Jeff Stein’s got the story on Hodinkee, and our friends Charlie and Eric have some major photos of the other-worldly watches over on Wind Vintage.
👶 Birth Watches Are Stupid. “I’m sorry, I just don’t see how an unknown office drone’s Air-King that he sold back to a jewelry store so he could buy a snowmobile resonates. We’ve been conditioned by watch media and the marketing of big watch brands to think that any watch more than a few decades old has stories to tell that are worthy of an HBO limited series. The fact is, and you know this for the same reason I know it, most watches have fairly average lives, worn by average people, doing average things. And that’s perfectly OK!” (Worn & Wound)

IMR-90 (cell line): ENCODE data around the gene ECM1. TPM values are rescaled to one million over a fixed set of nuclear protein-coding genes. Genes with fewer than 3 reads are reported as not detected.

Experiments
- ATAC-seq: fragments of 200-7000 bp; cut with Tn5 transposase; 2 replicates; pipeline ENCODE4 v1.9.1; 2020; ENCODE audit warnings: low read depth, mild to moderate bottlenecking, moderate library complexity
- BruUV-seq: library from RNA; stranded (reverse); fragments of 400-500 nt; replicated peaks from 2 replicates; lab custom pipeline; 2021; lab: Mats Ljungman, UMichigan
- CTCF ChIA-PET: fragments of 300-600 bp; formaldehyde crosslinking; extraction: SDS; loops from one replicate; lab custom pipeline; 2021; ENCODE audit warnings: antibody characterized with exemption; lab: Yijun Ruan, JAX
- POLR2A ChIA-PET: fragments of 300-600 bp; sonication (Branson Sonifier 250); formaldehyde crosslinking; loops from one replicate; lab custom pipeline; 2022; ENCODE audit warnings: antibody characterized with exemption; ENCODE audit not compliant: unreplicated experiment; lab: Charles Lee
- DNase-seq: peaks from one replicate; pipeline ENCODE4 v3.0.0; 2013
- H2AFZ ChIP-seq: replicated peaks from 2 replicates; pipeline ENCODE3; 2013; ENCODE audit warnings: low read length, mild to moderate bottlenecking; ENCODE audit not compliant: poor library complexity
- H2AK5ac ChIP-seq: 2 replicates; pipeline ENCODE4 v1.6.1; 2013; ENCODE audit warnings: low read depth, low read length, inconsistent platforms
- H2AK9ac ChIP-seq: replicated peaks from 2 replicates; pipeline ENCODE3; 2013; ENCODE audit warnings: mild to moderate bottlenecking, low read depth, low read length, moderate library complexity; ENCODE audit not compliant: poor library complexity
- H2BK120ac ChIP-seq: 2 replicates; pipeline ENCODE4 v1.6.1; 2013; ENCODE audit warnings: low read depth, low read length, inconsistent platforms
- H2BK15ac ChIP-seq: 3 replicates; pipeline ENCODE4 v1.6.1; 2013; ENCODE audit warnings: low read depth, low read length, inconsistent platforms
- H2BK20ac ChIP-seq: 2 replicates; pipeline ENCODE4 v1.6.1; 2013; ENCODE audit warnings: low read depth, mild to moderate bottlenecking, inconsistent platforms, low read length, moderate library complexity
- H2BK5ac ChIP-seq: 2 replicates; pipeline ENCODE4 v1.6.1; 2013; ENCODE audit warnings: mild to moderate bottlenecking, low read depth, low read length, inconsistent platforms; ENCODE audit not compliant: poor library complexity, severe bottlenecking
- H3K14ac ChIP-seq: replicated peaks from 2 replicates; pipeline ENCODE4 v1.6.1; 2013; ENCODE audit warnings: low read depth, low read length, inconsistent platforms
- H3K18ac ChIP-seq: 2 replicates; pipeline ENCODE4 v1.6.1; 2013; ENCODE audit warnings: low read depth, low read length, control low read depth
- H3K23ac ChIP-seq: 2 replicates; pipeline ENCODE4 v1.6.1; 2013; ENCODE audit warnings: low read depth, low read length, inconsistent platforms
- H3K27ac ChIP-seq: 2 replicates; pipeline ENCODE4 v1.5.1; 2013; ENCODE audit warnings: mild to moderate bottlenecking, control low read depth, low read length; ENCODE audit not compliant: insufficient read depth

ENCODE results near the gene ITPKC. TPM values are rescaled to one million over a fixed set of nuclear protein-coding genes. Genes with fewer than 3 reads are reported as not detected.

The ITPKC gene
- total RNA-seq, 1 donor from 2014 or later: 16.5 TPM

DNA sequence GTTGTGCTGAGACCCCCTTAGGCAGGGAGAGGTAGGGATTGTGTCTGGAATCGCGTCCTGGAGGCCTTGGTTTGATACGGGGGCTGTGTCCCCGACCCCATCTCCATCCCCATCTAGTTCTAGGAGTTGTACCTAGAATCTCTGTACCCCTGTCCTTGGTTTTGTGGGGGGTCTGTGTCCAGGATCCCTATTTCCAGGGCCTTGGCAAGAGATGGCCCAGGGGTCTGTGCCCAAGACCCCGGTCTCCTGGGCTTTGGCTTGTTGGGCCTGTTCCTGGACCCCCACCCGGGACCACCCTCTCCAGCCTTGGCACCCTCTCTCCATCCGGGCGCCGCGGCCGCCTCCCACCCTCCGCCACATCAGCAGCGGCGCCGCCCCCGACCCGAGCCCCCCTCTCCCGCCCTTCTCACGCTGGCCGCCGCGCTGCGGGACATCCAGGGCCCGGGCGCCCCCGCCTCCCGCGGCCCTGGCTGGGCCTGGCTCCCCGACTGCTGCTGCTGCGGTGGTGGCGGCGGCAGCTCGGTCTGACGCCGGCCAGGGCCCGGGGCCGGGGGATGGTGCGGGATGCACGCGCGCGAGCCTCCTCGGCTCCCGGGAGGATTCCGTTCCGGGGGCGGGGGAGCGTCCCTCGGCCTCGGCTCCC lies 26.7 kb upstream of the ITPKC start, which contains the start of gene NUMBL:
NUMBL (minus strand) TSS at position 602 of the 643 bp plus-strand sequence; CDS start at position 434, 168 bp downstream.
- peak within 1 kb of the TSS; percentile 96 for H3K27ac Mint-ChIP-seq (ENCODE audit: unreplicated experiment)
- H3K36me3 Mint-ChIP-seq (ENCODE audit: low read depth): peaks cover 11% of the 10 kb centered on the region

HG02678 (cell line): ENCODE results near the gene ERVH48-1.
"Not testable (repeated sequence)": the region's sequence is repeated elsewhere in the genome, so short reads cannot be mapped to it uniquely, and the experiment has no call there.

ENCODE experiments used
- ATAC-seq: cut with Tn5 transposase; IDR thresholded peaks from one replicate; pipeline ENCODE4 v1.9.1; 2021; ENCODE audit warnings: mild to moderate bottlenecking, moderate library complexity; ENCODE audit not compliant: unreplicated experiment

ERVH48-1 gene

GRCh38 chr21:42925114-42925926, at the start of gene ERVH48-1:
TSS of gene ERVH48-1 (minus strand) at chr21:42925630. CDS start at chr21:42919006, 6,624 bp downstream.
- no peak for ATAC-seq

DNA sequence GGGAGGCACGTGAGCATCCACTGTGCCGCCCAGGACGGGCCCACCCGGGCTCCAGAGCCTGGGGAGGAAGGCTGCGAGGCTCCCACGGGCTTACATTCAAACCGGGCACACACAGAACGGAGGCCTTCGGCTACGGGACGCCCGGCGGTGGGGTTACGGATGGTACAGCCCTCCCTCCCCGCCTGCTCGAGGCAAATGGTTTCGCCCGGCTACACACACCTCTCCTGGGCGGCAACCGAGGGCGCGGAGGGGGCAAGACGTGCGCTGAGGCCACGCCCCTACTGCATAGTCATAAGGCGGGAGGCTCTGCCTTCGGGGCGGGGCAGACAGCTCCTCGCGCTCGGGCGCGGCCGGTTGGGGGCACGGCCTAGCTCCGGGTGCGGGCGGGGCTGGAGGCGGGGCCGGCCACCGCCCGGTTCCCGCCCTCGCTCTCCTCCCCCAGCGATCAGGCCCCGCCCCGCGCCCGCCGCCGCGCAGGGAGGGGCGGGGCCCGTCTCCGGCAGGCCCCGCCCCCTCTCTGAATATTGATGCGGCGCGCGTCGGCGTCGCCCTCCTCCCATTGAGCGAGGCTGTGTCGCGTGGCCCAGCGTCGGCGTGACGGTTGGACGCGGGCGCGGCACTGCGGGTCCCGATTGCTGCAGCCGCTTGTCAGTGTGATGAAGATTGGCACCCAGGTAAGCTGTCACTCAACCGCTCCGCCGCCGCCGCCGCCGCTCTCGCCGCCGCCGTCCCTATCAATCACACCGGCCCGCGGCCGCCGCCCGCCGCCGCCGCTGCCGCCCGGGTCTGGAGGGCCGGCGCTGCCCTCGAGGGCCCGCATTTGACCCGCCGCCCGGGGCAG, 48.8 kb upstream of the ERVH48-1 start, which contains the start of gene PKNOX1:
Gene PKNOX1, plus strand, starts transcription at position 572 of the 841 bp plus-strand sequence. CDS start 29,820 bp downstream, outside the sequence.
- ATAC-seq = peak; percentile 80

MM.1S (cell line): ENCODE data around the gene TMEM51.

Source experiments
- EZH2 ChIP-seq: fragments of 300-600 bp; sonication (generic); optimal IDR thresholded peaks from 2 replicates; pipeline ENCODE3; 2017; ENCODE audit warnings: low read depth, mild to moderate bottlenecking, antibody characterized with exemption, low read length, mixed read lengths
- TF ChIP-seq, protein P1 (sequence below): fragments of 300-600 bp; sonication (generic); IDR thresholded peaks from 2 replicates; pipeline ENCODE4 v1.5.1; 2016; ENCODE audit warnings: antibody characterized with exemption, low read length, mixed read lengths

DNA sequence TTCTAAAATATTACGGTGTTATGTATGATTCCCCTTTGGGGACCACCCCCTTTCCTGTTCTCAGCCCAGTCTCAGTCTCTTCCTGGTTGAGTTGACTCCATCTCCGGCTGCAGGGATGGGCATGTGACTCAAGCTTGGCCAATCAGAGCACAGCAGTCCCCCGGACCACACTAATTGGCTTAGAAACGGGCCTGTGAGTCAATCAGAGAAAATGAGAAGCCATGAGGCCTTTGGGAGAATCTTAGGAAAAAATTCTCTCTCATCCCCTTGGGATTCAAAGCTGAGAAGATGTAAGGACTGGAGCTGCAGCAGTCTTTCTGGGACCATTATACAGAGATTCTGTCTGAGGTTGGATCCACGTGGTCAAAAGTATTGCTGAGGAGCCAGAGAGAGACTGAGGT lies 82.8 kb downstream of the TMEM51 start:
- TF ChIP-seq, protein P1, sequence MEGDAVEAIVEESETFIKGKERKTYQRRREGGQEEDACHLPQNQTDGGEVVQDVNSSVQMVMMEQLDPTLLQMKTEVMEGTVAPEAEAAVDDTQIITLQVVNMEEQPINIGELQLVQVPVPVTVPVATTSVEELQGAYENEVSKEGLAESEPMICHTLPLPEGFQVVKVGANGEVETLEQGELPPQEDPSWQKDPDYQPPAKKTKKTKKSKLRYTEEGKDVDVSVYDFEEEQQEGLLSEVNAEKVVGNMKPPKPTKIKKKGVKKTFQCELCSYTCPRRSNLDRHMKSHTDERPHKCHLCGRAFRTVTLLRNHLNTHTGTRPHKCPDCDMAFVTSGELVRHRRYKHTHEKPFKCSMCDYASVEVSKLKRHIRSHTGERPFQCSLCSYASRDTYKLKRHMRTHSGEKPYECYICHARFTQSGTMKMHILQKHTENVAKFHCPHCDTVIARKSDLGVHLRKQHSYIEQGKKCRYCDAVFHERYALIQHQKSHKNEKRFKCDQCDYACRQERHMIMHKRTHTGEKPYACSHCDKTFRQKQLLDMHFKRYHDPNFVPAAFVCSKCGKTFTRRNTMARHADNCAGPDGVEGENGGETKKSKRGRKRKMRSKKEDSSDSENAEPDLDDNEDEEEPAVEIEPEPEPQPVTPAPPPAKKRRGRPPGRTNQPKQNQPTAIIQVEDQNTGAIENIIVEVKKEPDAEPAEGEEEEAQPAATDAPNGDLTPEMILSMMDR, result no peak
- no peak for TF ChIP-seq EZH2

📉 Global Rolex Shortage Spreads to Cartier, Tudor. “We can’t get enough Santos. We can’t get enough Tudor, particularly the chronograph models,” Watches of Switzerland said on its latest earnings call. The only shortage more concerning than baby formula? (Bloomberg)
📦 Out of the Box. On Significant Watches, we’ve ranted about big, useless watch boxes before. But one of my favorite boxes comes from Nomos: they’re small, slim, and fit in a drawer. And now, you can buy one of these slim boxes that fits 6 whole watches. 🏃 How my Apple Watch turned me against myself. ✏️Has minimalism in watch design gone too far?
❣️ As always, tap the heart if you liked this edition. -Tony